Specific-Use of Trusts
A charitable trust is used to make donations and realize tax savings for an estate. Typically, there is a transfer of property such as art or real estate to a trust which continues to hold the asset until it is transferred to the charity, usually after death. The donor can continue to enjoy the use of the property, then the charitable gift may be deductible for estate tax purposes.
A spendthrift trust can be a good idea if your beneficiary is too young or does not have the mental capacity to handle money. The trust can be established so that the beneficiary receives small amounts of money at specified intervals. It is designed to prevent that person from squandering money or losing the principal in a bad investment.
Trusts are used in conjunction with Offshore Companies to maximise tax benefits available from transferring assets offshore.
Establishing a Trust
Establishing a trust requires a Trust Deed to be drawn up which specifies your wishes, lists grantor, beneficiaries and trustees to manage the assets and describes what the trustee or trustees may and may not do.
The Trust document may also name a Protector who whilst having no responsibility for the day to day running of the Trust, can have the power of veto over Trustees decisions and also the power to dismiss and appoint new Trustees.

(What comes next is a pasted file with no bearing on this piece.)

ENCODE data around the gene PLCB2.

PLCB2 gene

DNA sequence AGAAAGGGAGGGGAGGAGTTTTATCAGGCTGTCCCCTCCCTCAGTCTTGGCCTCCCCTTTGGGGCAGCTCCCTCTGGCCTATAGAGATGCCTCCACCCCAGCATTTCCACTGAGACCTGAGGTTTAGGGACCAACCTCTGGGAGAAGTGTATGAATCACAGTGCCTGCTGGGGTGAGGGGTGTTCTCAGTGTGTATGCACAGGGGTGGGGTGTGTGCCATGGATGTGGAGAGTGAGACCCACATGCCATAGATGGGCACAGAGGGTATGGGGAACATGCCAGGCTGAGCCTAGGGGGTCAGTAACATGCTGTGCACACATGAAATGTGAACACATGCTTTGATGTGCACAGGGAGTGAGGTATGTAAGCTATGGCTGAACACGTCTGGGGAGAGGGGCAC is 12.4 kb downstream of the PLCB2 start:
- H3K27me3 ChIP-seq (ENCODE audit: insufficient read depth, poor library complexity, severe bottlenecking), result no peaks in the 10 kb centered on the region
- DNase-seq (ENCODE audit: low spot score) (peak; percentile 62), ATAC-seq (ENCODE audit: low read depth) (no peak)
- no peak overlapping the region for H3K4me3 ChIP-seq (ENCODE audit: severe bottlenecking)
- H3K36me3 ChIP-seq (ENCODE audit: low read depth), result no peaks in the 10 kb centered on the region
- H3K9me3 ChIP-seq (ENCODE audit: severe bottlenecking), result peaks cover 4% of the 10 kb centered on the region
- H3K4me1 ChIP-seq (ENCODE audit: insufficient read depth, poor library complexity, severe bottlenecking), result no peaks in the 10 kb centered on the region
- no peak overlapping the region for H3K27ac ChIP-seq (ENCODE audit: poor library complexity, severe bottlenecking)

Once the trust is set up, you may transfer assets to the trust. It should be borne in mind that, in the case of certain assets, such as property, you might incur stamp duty and capital gains liability at the time of transfer.
In certain jurisdictions you may be required to register a Trust; this will depend upon local legislation. Generally speaking however there is no legal responsibility to register.
The Role of a Trustee
The person who manages a trust, the trustee, has a legal duty to manage the trust's assets in the best interests of the beneficiaries. This might include managing rental properties, investing funds or paying income to the beneficiary.
How much a trustee is required to do and how much access he or she has to the funds should be specified in the trust. A simple or mandatory trust requires the trustee to distribute income to the beneficiary. A complex or discretionary trust may afford the trustee discretion over the principal and income to be distributed.
Trustees may and often are paid for their services because of the amount of work involved in managing a trust and the threat of potential liability if assets are mismanaged. How much a trustee is to be paid should always be agreed upon in advance.
When appointing a Trustee, be sure that the individual or corporate entity will agree to serve as trustee and can and will comply with the terms of the trust. Because there is generally such a high standard of duty and liability imposed on trustees many elect to use the services of a corporate trustee which company should be checked out to verify their ability to perform the task in hand as well as their respectability and whether they are likely to be around in the long term.
For further information on different aspects of establishing a trust, please call us or complete the information request form